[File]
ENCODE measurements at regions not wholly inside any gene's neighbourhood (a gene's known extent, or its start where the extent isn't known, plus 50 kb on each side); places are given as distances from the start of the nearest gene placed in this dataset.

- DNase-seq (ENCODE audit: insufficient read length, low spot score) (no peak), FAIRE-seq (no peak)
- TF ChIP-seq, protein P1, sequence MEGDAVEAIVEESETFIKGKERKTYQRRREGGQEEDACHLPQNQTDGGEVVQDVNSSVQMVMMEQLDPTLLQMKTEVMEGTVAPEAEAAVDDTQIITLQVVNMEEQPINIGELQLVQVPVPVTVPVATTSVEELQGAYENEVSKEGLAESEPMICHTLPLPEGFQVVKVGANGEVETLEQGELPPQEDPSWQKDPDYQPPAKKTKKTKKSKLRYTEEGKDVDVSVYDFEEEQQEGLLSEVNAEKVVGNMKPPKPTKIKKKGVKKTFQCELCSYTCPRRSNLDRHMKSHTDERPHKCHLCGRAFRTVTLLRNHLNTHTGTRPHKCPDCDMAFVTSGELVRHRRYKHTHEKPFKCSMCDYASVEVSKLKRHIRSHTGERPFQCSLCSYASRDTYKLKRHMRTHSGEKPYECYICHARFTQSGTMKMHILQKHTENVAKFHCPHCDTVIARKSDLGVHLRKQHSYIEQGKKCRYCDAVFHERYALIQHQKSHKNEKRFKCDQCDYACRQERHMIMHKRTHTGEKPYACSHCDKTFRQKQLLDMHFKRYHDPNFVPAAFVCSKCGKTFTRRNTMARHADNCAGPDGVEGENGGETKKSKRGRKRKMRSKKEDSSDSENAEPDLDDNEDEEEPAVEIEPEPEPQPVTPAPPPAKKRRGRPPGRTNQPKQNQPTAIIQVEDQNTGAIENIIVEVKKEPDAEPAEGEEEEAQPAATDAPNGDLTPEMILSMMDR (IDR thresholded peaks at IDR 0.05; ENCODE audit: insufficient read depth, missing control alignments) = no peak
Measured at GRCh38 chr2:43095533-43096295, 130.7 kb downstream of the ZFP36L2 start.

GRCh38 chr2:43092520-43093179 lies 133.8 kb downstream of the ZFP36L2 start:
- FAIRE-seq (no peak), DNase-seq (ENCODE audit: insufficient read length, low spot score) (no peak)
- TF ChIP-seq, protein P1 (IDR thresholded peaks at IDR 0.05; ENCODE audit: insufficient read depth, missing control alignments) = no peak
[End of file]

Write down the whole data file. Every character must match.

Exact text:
ENCODE measurements at regions not wholly inside any gene's neighbourhood (a gene's known extent, or its start where the extent isn't known, plus 50 kb on each side); places are given as distances from the start of the nearest gene placed in this dataset.

- DNase-seq (ENCODE audit: insufficient read length, low spot score) (no peak), FAIRE-seq (no peak)
- TF ChIP-seq, protein P1, sequence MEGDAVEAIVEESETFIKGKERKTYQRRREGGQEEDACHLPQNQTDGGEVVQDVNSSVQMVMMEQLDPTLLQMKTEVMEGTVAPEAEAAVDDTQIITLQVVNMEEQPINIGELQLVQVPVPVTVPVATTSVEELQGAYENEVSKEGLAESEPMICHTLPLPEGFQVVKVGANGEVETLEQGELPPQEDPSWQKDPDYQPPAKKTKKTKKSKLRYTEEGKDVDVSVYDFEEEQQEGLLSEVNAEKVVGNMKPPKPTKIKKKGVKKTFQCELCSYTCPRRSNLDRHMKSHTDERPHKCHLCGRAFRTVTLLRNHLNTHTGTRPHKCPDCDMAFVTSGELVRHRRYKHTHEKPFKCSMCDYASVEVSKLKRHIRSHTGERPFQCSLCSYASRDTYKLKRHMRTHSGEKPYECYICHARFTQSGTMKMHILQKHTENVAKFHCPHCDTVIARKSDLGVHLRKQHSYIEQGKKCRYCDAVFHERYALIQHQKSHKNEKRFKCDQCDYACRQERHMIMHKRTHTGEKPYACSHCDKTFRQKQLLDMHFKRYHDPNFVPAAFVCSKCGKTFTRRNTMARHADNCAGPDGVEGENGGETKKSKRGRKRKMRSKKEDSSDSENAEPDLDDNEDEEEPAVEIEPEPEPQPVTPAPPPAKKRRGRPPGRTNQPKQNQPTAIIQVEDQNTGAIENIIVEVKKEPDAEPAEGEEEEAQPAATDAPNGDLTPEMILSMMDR (IDR thresholded peaks at IDR 0.05; ENCODE audit: insufficient read depth, missing control alignments) = no peak
Measured at GRCh38 chr2:43095533-43096295, 130.7 kb downstream of the ZFP36L2 start.

GRCh38 chr2:43092520-43093179 lies 133.8 kb downstream of the ZFP36L2 start:
- FAIRE-seq (no peak), DNase-seq (ENCODE audit: insufficient read length, low spot score) (no peak)
- TF ChIP-seq, protein P1 (IDR thresholded peaks at IDR 0.05; ENCODE audit: insufficient read depth, missing control alignments) = no peak